If the determination at step 112 is affirmative, the procedure advances to step 120 during which the RKE receiver C receives the transmission from the transmitter at which the switch button was actuated.

The procedure then advances to step 122 during which a determination is made as to whether the transmitter logo (vehicle model type code) received from the transmitter matches the stored model type code (VIN number) stored in the memory 84.

If a match is not obtained at step 122, the procedure advances to step 118 and a determination is made as to whether four transmitters have been programmed. If not, the procedure returns to step 112 waiting to determine whether one of the switch buttons on a transmitter has been actuated.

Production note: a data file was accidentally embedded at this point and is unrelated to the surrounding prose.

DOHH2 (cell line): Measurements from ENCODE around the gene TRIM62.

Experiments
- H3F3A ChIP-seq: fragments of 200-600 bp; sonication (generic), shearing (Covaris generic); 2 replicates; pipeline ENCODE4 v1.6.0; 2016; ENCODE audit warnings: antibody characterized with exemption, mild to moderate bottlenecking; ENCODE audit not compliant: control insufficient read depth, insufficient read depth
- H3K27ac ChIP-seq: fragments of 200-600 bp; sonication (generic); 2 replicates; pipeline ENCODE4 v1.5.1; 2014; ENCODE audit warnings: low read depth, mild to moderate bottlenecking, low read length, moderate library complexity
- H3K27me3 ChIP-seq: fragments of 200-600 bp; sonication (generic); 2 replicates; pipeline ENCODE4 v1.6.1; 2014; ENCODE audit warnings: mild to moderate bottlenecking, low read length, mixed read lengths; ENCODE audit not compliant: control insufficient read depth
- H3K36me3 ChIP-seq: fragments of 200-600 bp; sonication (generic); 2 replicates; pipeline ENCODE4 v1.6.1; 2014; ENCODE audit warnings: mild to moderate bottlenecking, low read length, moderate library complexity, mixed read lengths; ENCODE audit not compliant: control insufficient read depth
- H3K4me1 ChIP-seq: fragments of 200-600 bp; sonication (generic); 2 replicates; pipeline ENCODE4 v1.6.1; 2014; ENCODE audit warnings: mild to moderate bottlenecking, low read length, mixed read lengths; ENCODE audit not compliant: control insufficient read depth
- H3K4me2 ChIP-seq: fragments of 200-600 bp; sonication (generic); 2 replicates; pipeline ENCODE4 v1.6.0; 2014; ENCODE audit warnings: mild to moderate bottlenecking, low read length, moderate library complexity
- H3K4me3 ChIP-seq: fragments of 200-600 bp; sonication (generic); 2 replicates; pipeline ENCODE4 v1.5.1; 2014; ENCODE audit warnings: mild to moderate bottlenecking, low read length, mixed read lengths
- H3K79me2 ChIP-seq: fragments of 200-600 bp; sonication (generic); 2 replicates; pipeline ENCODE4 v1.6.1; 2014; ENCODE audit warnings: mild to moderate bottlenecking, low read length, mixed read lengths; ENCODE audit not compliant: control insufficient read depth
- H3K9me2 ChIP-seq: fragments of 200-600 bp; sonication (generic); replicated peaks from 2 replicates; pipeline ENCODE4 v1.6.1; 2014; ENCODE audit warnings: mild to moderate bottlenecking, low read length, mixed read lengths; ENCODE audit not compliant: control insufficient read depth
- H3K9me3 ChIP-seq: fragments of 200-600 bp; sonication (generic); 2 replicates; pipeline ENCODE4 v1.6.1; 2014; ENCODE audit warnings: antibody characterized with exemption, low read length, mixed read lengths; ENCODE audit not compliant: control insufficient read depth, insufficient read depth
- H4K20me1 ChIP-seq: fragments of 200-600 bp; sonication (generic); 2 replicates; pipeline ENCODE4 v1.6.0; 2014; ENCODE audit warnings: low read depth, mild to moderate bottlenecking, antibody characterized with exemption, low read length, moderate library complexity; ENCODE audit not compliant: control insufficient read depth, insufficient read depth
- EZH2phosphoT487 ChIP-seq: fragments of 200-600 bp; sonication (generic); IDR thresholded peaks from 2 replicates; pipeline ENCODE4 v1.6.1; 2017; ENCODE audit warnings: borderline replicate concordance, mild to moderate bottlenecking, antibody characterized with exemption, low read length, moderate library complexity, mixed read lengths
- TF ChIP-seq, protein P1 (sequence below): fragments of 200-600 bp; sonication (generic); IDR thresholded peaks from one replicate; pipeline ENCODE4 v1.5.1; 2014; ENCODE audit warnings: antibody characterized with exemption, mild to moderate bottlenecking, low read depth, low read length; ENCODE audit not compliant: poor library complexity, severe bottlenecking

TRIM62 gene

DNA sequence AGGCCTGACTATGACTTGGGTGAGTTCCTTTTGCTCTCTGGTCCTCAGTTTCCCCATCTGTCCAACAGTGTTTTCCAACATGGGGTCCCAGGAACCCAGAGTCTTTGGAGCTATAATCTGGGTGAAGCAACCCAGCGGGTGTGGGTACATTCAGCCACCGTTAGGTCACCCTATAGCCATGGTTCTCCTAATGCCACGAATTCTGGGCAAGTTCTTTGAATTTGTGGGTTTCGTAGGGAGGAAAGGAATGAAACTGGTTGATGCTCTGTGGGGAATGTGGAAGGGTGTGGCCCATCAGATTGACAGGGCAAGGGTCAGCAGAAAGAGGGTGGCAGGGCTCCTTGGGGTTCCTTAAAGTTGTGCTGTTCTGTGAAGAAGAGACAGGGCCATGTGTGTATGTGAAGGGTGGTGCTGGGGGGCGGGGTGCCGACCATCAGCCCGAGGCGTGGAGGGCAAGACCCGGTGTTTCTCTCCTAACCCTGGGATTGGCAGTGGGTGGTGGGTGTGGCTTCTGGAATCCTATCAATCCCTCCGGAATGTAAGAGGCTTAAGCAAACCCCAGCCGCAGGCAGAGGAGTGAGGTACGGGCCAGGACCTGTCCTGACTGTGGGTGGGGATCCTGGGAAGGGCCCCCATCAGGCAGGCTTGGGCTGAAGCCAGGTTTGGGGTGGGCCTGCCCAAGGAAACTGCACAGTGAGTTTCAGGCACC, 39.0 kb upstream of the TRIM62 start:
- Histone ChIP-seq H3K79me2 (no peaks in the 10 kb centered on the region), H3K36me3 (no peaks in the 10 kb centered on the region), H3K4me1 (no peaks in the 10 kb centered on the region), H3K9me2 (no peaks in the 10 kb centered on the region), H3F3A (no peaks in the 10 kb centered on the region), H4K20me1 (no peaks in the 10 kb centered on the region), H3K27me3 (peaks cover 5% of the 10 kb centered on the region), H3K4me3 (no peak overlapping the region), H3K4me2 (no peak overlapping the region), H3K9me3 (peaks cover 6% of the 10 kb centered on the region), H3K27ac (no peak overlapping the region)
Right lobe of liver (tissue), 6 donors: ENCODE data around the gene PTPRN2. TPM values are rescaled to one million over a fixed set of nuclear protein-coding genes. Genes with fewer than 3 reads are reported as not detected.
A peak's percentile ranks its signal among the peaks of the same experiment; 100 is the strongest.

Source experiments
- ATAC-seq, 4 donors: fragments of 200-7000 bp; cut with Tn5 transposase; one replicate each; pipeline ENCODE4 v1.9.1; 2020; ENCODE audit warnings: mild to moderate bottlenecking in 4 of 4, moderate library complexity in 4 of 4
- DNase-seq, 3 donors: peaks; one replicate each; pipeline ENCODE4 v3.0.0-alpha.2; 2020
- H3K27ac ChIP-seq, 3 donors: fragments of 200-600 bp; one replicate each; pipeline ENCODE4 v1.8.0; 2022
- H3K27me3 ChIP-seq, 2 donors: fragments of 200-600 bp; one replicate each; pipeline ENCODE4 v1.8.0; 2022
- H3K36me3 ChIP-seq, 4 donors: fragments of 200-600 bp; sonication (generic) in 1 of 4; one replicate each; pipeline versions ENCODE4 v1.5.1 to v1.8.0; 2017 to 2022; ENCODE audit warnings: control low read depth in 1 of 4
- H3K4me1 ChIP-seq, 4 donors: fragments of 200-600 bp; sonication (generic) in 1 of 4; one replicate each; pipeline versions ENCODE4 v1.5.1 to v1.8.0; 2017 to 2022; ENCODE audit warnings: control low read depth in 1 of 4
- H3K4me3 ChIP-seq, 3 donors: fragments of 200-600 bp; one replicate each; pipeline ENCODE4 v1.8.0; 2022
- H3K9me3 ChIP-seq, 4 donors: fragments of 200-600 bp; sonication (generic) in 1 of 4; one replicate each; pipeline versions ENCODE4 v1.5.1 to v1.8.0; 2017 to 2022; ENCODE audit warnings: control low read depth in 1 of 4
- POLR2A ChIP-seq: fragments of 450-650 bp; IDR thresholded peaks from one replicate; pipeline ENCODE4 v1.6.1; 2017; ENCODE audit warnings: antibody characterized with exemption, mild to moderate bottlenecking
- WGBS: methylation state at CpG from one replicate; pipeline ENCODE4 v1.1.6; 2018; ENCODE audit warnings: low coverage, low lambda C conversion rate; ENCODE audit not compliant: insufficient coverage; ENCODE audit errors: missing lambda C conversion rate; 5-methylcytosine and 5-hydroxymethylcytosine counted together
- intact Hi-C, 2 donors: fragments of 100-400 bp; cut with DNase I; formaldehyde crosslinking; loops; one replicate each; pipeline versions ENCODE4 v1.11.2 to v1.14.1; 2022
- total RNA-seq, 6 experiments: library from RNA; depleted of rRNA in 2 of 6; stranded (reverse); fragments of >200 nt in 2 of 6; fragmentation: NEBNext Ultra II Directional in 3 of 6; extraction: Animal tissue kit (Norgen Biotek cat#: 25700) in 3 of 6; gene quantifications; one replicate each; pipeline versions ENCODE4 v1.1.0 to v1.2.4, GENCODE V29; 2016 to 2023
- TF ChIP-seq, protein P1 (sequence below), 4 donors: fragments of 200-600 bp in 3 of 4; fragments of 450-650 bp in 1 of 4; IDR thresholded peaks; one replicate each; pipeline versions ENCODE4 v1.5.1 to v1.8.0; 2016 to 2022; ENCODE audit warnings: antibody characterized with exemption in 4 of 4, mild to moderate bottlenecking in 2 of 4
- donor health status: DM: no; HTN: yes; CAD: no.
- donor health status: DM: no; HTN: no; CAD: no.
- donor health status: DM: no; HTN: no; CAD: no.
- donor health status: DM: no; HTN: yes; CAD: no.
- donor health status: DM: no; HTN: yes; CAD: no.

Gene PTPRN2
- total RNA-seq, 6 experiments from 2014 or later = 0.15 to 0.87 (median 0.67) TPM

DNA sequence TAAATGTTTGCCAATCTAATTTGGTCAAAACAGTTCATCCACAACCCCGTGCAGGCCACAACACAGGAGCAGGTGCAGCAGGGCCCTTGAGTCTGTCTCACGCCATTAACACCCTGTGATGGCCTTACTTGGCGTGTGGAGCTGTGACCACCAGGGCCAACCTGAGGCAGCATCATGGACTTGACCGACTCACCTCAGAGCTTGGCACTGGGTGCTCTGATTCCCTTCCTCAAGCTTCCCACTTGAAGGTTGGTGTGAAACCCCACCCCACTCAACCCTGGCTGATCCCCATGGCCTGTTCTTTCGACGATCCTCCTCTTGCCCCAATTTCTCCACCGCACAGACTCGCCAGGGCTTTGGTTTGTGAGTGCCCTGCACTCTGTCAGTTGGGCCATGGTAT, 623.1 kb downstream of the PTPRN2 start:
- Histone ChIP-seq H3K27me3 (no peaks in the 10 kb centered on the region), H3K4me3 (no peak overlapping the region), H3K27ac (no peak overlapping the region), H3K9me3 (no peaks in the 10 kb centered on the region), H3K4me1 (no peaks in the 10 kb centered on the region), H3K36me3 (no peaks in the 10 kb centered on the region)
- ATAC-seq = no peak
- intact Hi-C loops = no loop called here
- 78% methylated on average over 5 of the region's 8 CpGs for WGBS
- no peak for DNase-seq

If the determination at step 122 is affirmative, this means that the model type code associated with the transmitter that sent the message being evaluated matches the model type code (VIN number) stored in memory 84. The procedure now advances to step 124 for the programming of the transmitter into the receiver. That is, the security code SC-A received from transmitter A being evaluated may now be stored in the register 58. A second security code SC-B from transmitter B may be stored in the same manner in the register 60. Although only two registers 58 and 60 are shown for storing security codes SC-A and SC-B it is to be appreciated that four registers will be required if four transmitters are programmed to the receiver during-the programming period. Once the programming period has timed out or a maximum of four transmitters have been programmed, the programming operation will terminate.